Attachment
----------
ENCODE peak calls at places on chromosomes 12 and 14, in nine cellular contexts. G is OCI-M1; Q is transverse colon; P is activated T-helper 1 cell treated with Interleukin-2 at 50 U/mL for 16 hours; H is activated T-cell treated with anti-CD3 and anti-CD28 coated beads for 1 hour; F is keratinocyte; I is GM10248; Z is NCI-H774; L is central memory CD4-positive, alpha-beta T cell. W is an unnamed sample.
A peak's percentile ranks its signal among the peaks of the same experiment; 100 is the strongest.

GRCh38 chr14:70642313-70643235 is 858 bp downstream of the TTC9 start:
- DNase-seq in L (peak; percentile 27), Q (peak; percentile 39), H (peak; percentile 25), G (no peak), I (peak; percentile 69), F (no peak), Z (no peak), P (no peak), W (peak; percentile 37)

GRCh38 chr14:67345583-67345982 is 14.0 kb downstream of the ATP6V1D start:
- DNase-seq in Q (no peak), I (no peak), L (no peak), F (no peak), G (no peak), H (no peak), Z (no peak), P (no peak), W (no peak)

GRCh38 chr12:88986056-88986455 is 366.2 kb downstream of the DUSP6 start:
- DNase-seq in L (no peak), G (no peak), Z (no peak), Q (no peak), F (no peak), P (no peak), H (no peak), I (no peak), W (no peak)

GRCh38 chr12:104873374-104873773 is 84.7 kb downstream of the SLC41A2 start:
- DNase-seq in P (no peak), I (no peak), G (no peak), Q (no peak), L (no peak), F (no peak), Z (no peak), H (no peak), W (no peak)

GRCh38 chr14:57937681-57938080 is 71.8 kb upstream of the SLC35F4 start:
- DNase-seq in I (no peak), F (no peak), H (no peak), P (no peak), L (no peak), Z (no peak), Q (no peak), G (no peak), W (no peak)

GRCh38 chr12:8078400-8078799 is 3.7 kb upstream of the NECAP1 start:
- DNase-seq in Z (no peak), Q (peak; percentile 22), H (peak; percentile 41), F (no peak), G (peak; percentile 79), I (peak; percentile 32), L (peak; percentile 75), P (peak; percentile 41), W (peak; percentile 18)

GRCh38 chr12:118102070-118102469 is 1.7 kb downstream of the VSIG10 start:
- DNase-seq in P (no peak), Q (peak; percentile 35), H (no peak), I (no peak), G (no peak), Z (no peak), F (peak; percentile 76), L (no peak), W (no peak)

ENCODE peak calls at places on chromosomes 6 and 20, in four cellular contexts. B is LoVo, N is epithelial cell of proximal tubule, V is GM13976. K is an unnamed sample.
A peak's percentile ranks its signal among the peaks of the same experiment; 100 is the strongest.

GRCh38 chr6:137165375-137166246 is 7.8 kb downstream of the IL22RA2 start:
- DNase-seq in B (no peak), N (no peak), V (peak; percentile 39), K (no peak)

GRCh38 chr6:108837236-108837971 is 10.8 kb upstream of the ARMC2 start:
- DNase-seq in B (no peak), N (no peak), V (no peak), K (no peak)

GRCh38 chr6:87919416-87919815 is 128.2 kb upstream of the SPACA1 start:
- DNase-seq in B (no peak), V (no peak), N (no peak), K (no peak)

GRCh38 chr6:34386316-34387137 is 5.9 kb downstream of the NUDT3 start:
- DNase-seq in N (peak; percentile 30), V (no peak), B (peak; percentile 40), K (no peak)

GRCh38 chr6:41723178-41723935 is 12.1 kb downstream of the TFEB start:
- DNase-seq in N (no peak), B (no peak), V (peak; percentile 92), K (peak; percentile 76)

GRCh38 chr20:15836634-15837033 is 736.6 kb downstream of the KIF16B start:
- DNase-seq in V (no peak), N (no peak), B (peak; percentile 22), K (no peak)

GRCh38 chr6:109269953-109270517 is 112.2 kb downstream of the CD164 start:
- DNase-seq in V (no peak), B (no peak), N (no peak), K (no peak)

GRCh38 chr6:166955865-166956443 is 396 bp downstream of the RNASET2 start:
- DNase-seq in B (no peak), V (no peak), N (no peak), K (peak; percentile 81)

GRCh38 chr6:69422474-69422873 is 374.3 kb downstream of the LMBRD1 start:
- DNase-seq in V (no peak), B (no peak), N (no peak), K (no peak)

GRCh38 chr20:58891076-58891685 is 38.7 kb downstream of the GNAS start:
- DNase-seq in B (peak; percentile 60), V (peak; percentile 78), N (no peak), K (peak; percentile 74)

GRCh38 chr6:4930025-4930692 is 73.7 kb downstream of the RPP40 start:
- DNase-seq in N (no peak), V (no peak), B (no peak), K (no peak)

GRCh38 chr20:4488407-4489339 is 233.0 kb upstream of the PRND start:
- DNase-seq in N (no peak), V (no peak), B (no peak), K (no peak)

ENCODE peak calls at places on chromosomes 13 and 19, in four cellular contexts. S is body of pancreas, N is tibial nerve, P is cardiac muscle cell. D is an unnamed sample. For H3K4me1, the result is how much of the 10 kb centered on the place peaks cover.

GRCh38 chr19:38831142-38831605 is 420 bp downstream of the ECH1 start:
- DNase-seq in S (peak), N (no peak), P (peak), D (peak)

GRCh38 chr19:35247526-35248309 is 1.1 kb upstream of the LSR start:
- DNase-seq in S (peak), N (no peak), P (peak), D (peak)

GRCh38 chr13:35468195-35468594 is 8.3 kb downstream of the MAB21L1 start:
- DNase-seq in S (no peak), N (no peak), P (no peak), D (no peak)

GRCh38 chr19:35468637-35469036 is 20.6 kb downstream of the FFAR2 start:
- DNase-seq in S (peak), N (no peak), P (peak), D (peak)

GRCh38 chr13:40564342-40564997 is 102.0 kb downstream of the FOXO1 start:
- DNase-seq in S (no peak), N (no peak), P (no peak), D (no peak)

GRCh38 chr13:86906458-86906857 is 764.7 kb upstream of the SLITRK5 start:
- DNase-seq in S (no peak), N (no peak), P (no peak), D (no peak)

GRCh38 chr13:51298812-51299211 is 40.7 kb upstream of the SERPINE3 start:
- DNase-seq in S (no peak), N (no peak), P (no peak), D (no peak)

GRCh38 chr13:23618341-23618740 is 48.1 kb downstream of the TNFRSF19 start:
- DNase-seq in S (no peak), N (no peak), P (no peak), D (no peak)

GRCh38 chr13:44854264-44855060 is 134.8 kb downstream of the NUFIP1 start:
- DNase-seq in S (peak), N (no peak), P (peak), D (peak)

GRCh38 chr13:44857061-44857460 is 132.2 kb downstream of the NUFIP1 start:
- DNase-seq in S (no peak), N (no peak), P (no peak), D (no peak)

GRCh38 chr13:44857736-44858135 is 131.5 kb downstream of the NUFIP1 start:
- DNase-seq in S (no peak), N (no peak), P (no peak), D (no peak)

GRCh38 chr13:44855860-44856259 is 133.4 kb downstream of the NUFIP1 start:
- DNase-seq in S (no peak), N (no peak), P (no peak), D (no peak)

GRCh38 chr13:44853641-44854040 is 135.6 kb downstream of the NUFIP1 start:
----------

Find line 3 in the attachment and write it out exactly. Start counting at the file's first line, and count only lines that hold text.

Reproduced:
GRCh38 chr14:70642313-70643235 is 858 bp downstream of the TTC9 start: